To help the energy sector plan for future infrastructure and policy needs, the CSIRO is bringing together Australia’s energy use data onto one publicly available online platform – the Energy Use Data Model (EUDM).
Knowing how Australians use energy can help the sector create networks, products, technologies and policies to meet the future needs of consumers.
CSIRO’s new Energy Use Data Model system aims to be a one-stop-shop for this energy use data and help researchers and policymakers better understand the contemporary Australian energy user.
Adam Berry, CSIRO Grids and Energy Efficiency Systems Research Group Leader, said the EUDM will provide new and improved datasets to what is currently available, including data held by networks.
“By bringing together consumer characteristics and consumption, and then enhancing the data through innovative research, utilities will have access to brand new outputs that could unlock the connection between customer type and network need,” Dr Berry said.
“This will give us insight into the drivers of peak energy consumption, potential impacts of new energy pricing proposals and – with longitudinal data – the basis for deep forecasting about what our energy system of the future needs to deliver.”
Filling the gaps in energy data
The CSIRO is working to collect existing data from across the sector, including datasets that have never been publically released, and combine this with new large-scale surveys and an ongoing research program.
The data itself will include energy consumption, household demographics, building characteristics, technology uptake, market data, appliance usage and environmental data, for residential and commercial customers. A robust process for managing energy data ethics and privacy is in place, built by CSIRO data experts.
Dr Berry said despite the ever increasing amount of data available, there are still some gaps in the energy industry.
“Little data is available that links fine-grained energy use with critical energy consumer characteristics. Without such data, it is difficult to design systems or policy that will deliver value for consumers.
“For example, if there is little information on how low income earners in apartment buildings use energy on a daily basis then delivering energy products or services that are tailored for those consumers becomes very hard,” Dr Berry said.
As Australia continues to embrace an open approach to data, other platforms like EUDM have been emerging, but Dr Berry said none have had a sole focus on energy use before.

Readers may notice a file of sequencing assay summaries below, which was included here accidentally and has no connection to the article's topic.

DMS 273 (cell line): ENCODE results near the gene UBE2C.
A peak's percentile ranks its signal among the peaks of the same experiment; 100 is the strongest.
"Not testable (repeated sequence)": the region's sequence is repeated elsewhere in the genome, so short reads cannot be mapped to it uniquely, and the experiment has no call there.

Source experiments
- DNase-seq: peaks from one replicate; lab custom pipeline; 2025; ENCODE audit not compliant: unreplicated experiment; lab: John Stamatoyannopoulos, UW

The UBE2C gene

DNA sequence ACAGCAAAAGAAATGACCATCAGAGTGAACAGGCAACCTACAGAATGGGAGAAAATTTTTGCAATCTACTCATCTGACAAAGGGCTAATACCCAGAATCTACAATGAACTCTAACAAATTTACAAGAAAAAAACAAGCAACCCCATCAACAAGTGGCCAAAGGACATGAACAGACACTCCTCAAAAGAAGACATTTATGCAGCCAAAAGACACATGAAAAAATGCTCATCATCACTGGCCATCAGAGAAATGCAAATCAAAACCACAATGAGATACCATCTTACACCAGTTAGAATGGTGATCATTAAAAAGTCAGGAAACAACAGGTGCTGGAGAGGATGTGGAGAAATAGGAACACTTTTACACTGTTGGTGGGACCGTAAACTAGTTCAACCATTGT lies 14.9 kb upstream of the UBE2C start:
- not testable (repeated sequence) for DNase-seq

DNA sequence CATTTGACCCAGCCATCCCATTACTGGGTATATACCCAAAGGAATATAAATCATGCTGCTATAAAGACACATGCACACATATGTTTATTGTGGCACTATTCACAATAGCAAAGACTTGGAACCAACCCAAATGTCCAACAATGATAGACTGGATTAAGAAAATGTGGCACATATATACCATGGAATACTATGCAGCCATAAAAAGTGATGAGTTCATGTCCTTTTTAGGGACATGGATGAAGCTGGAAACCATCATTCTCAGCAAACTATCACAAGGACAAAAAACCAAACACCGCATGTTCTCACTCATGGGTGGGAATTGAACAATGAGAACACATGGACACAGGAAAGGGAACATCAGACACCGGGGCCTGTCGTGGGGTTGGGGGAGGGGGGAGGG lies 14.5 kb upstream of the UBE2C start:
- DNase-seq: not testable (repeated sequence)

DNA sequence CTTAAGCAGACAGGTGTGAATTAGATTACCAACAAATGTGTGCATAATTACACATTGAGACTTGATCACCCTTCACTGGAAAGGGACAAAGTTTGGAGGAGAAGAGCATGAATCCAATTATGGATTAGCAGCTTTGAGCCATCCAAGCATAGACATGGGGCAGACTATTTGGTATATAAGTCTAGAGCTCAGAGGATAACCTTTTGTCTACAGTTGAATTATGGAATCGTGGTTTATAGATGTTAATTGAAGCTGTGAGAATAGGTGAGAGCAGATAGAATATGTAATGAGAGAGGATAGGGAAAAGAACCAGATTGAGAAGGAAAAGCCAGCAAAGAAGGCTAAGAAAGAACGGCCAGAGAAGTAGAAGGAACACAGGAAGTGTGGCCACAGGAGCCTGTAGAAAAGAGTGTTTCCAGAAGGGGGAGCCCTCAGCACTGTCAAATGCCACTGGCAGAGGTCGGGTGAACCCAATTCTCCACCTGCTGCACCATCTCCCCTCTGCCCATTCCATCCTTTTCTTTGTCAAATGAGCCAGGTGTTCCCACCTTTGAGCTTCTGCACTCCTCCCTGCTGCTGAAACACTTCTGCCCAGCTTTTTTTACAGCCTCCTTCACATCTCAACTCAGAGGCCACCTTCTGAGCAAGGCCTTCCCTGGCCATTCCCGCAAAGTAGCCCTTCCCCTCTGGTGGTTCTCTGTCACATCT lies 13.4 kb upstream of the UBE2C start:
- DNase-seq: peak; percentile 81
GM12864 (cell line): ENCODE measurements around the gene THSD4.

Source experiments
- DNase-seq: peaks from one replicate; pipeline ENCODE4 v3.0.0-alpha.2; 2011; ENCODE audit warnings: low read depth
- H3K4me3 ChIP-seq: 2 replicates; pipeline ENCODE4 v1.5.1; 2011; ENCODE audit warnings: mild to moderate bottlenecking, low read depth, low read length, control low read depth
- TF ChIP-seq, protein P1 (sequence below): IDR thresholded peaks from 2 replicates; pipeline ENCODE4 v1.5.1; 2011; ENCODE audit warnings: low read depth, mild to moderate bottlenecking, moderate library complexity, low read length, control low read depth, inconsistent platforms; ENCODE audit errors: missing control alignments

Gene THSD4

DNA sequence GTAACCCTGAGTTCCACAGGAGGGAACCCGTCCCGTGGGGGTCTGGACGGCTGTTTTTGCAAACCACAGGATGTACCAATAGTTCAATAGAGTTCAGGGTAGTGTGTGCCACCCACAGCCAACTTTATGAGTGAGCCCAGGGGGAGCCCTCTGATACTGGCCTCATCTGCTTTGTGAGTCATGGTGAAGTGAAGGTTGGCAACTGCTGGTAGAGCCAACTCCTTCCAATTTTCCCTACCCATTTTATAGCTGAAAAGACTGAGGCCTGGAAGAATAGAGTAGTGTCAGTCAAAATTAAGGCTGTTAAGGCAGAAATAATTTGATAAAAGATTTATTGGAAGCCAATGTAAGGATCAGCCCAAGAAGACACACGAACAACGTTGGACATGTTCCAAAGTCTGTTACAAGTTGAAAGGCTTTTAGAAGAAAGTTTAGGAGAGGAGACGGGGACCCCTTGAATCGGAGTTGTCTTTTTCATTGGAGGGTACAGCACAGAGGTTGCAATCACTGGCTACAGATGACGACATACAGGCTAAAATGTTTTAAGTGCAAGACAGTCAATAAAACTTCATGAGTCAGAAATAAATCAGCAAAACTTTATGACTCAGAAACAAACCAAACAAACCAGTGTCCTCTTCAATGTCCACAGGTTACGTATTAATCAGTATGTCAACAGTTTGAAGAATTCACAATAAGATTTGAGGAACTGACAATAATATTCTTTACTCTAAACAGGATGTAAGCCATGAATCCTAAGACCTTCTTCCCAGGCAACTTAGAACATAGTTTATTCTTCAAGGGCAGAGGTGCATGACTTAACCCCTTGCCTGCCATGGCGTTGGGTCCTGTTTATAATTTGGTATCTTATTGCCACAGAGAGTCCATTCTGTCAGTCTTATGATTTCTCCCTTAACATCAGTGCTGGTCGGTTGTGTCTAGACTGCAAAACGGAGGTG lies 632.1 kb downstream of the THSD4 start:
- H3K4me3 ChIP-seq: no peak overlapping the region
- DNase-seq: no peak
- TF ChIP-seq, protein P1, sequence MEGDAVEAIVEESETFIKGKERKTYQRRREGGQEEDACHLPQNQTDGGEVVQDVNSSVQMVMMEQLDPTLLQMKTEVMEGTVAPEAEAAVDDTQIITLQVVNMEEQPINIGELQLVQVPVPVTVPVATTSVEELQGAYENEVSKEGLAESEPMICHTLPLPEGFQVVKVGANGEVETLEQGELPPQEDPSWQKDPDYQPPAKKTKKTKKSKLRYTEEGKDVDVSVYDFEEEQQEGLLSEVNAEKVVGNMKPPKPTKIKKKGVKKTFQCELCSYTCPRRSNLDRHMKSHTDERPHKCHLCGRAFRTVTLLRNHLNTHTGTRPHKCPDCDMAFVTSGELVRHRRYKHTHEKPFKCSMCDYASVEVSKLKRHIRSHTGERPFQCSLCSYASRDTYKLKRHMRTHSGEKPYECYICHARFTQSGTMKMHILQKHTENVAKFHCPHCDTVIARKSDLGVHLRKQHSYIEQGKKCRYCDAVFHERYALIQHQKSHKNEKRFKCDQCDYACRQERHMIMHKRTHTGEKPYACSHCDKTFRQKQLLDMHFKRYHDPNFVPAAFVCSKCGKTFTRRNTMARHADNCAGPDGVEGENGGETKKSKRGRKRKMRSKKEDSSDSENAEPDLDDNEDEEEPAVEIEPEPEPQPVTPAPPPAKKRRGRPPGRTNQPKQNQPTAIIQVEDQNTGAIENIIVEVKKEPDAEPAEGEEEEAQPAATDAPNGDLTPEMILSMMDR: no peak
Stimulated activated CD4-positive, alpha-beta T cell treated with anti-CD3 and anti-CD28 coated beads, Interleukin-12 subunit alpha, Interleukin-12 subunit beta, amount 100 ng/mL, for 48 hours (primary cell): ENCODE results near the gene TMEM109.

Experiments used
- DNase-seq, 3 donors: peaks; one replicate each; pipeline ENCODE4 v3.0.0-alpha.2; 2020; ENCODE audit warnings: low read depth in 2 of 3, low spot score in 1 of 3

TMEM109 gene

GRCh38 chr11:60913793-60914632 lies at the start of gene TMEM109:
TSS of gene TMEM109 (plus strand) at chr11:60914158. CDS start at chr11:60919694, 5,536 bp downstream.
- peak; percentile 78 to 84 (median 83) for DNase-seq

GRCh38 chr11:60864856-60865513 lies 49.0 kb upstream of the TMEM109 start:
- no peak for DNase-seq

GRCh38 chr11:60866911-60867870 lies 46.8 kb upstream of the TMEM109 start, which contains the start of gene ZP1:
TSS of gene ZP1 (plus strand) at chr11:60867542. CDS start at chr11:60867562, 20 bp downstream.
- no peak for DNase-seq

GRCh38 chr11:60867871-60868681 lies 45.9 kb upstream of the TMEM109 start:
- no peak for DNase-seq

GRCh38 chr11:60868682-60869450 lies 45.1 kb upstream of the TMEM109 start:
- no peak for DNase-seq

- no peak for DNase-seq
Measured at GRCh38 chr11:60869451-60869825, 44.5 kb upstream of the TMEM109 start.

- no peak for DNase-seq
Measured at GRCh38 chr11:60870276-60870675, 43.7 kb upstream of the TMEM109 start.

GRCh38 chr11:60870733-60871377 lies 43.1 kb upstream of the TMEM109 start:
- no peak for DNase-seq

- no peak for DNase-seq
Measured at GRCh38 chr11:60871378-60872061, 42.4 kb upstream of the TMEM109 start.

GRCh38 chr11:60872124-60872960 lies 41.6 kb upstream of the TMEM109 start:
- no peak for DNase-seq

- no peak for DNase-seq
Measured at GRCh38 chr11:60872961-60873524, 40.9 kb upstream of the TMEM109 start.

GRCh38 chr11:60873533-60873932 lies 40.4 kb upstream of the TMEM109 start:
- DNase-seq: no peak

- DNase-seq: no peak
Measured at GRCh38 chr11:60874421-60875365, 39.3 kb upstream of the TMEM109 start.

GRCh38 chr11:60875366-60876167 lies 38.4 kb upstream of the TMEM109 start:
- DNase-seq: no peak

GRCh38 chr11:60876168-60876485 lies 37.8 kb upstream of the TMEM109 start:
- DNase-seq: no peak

“The AREMI platform, developed by Data61, provides a fantastic illustration of what can be done to make data both more accessible and more usable. It brings critical renewable energy datasets together into a compelling visualisation platform.
“But EUDM is differentiated as it has an exclusive focus on energy use data, and will therefore include specialised data curations and tailored search features that are built for researchers operating in that space.
“We are also working with researchers, data holders, policy makers, consultants, network businesses, regulators and peak bodies from across the Australian energy sector.”
The EUDM project includes an external panel of stakeholders that review its key activities, including the Department of Environment and Energy, the Australian Energy Market Operator, the Clean Energy Regulator, Energy Networks Australia and Energy Consumers Australia.
Making data meaningful
The Energy Use Data Model itself is an online platform that is designed to make data easily accessible and presented in a way that offers insight into the critical issues facing the energy sector.
“The EUDM will bring together complex energy data and research from across the energy sector and make it freely available to researchers across the globe.
“It will not only identify the need for new products and services to add value to the energy landscape but it will also provide insight into how energy efficiency influences how we use energy, how electricity pricing changes our behaviour, and the way renewable energy is shaping our nation’s energy system.
“By sharing this information through a single platform, we will help to ensure that evidence-based policy, sector forecasts and business analyses are all built on a strong foundation,” Dr Berry said.
While assessing Australia’s energy consumption is not a new concept, the dramatic changes in the sector over the last few years have made it more important to have data available that provides guidance to the industry.
“The energy landscape is changing rapidly due to the uptake of solar PV and the increasing interest in other distributed energy solutions, such as home energy storage.
“The Australian energy system is evolving from a uni-directional radial supply to a bi-directional system where the consumer is now an active participant in and provider to the system as a whole,” Dr Berry said.
“The continuing rollout of network metering, consumer smart meters and the emergence of IoT and smart appliances means that there is an ever-growing wealth of data that will help us build impactful solutions for energy customers.
“But, this inevitably requires dedicated data science capabilities to make the most of these opportunities, by increasing data access through EUDM and by deploying science techniques that ensures the data delivers value back to utilities and researchers.”